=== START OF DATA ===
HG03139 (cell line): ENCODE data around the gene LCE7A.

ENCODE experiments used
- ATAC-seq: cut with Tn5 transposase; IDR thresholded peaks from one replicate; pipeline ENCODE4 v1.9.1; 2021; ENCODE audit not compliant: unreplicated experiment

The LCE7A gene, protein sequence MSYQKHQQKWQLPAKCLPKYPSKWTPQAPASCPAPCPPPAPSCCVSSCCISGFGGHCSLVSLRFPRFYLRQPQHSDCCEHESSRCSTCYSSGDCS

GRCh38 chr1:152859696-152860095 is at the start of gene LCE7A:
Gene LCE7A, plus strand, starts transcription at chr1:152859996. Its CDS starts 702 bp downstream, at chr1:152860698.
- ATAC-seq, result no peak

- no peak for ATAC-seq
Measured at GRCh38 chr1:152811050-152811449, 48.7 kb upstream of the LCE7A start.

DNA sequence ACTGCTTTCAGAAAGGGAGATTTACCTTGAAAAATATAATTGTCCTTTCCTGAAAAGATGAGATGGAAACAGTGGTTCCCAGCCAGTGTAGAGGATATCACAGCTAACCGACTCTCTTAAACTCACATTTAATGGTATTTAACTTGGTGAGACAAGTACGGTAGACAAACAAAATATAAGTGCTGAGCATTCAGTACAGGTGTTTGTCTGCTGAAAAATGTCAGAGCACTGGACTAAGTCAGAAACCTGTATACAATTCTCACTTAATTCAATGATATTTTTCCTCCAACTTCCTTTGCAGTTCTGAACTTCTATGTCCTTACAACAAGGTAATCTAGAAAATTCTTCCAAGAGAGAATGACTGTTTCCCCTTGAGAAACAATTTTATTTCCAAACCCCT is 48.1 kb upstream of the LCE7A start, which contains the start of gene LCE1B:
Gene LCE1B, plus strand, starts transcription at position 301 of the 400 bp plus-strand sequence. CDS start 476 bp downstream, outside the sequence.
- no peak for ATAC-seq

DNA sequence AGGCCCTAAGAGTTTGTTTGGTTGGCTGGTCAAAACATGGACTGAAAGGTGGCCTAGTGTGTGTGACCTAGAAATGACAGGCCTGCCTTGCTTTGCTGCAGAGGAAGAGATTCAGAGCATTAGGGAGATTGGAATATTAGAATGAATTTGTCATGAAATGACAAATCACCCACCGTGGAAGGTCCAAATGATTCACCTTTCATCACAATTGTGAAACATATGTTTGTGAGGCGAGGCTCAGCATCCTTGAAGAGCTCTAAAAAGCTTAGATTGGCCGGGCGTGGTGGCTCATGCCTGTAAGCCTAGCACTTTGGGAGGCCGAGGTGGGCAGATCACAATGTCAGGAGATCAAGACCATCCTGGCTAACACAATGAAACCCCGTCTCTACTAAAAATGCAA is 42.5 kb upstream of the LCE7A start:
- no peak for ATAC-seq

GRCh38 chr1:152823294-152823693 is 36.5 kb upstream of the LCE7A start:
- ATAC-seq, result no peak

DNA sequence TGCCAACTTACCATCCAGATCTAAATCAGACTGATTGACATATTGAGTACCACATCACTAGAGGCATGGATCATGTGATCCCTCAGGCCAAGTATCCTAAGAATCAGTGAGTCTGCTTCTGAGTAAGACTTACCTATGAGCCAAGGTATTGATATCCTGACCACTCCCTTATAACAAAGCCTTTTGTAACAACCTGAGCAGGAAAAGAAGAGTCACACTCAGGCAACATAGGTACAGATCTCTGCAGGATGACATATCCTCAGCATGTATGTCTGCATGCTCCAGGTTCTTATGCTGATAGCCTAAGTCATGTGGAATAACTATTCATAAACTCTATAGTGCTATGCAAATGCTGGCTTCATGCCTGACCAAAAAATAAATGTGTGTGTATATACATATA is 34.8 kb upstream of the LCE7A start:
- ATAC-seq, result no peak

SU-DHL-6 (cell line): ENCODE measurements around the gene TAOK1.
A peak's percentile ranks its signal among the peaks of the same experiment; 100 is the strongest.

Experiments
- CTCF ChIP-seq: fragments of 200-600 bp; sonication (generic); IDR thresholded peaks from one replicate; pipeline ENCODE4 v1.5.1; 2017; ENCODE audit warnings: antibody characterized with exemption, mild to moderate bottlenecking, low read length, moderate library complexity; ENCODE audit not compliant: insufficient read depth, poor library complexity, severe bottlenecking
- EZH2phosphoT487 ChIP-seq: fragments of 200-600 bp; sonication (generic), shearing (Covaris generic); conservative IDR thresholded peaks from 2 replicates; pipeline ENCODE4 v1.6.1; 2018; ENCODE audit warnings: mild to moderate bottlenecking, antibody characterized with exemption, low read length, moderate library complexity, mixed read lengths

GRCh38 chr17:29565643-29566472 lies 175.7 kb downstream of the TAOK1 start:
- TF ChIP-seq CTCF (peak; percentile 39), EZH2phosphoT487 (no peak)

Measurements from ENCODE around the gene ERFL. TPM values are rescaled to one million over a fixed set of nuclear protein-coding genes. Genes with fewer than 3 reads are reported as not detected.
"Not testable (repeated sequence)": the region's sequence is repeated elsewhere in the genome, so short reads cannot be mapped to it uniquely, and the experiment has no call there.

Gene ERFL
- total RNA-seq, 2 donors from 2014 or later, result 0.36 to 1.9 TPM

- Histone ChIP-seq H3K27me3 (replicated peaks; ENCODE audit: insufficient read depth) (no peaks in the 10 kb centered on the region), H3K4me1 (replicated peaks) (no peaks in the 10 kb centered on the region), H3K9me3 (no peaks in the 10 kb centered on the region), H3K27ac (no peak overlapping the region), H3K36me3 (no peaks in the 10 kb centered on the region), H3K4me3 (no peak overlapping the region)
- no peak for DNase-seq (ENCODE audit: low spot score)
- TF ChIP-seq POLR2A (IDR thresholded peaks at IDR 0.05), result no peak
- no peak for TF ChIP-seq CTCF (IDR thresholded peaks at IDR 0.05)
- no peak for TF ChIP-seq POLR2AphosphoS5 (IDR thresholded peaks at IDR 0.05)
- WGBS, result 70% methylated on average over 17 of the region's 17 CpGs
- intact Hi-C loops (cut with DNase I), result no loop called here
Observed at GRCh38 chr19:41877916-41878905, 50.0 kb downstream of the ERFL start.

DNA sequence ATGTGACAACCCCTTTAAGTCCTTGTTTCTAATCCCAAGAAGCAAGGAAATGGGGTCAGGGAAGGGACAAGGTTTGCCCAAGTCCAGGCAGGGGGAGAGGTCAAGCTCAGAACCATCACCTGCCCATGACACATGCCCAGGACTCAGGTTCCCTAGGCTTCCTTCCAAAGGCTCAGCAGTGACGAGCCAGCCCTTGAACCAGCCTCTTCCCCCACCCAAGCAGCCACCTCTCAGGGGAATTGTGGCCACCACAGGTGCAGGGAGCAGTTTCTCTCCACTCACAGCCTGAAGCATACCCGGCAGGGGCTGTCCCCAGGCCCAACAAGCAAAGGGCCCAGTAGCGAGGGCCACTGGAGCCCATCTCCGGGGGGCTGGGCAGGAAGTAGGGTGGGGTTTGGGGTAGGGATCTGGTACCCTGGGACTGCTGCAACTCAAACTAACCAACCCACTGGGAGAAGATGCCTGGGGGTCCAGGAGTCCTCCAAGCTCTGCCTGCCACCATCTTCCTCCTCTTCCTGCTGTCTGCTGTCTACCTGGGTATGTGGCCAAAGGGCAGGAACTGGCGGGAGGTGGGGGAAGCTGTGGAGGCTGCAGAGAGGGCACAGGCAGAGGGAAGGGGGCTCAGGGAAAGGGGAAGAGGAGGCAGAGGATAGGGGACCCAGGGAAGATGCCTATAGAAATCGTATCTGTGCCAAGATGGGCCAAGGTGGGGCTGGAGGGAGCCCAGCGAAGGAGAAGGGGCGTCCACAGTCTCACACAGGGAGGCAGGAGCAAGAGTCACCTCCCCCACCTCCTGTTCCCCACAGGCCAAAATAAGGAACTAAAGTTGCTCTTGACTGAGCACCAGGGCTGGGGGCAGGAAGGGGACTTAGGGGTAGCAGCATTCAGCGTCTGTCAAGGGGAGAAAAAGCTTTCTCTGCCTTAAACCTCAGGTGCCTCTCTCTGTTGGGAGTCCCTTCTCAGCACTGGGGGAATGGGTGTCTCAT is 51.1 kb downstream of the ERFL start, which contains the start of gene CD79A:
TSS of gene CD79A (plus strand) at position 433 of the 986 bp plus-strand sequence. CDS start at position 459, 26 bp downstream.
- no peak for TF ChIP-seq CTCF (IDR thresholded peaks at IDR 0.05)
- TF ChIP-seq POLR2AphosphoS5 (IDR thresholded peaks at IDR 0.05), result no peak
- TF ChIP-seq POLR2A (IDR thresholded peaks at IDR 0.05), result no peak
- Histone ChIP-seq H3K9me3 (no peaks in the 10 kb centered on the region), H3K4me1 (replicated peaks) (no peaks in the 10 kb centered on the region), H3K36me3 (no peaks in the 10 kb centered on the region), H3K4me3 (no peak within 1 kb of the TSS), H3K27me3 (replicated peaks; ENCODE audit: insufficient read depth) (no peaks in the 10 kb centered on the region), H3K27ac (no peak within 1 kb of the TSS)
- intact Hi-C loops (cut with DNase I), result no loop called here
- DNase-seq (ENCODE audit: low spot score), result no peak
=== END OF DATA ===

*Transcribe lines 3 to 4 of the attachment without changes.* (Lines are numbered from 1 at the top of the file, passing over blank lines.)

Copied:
- ATAC-seq: cut with Tn5 transposase; IDR thresholded peaks from one replicate; pipeline ENCODE4 v1.9.1; 2021; ENCODE audit not compliant: unreplicated experiment

The LCE7A gene, protein sequence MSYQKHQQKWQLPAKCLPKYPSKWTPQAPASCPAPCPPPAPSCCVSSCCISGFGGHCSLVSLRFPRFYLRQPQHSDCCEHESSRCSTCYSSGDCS